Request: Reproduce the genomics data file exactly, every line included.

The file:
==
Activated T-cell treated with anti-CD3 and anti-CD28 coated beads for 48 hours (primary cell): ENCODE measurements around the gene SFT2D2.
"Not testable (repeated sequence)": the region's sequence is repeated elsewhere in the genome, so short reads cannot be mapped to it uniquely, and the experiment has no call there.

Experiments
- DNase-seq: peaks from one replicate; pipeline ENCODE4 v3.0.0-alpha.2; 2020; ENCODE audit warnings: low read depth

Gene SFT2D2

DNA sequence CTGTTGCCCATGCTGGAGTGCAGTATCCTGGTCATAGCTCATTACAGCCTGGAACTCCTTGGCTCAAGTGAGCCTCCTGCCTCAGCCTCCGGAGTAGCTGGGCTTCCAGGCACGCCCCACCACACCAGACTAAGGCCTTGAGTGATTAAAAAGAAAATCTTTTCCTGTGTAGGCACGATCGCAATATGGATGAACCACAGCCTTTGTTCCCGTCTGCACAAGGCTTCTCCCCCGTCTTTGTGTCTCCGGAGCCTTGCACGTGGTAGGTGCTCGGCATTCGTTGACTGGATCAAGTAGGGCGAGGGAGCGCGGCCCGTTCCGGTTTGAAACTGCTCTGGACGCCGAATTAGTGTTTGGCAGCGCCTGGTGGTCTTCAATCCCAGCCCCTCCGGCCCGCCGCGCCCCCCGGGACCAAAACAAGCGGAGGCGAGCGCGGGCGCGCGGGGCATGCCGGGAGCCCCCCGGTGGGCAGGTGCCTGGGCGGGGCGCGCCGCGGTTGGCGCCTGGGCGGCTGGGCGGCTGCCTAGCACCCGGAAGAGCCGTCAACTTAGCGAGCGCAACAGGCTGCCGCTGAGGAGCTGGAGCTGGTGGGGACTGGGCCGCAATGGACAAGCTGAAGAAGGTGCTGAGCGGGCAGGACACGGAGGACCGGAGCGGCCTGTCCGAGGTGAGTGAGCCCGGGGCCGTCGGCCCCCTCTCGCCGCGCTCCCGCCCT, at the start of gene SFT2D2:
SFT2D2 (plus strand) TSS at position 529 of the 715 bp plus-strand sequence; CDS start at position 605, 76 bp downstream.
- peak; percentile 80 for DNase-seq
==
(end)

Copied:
Activated T-cell treated with anti-CD3 and anti-CD28 coated beads for 48 hours (primary cell): ENCODE measurements around the gene SFT2D2.
"Not testable (repeated sequence)": the region's sequence is repeated elsewhere in the genome, so short reads cannot be mapped to it uniquely, and the experiment has no call there.

Experiments
- DNase-seq: peaks from one replicate; pipeline ENCODE4 v3.0.0-alpha.2; 2020; ENCODE audit warnings: low read depth

Gene SFT2D2

DNA sequence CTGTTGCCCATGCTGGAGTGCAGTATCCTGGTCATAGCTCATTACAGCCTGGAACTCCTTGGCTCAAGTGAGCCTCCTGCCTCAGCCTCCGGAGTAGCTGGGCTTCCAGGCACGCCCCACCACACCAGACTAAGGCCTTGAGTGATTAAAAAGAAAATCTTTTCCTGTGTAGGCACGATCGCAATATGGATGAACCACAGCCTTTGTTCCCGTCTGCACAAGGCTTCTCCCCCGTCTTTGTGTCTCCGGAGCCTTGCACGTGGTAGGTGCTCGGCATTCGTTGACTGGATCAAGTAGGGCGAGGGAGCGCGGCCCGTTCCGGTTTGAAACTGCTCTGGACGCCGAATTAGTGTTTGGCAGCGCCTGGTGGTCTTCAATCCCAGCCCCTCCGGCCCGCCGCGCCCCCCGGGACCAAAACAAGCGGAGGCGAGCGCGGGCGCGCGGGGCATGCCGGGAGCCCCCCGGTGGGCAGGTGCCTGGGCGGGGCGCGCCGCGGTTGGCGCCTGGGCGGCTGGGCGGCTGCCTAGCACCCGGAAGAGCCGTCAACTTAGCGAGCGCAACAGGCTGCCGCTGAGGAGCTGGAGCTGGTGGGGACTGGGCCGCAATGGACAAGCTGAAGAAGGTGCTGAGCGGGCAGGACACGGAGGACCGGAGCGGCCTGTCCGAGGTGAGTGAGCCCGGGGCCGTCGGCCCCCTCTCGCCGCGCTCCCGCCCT, at the start of gene SFT2D2:
SFT2D2 (plus strand) TSS at position 529 of the 715 bp plus-strand sequence; CDS start at position 605, 76 bp downstream.
- peak; percentile 80 for DNase-seq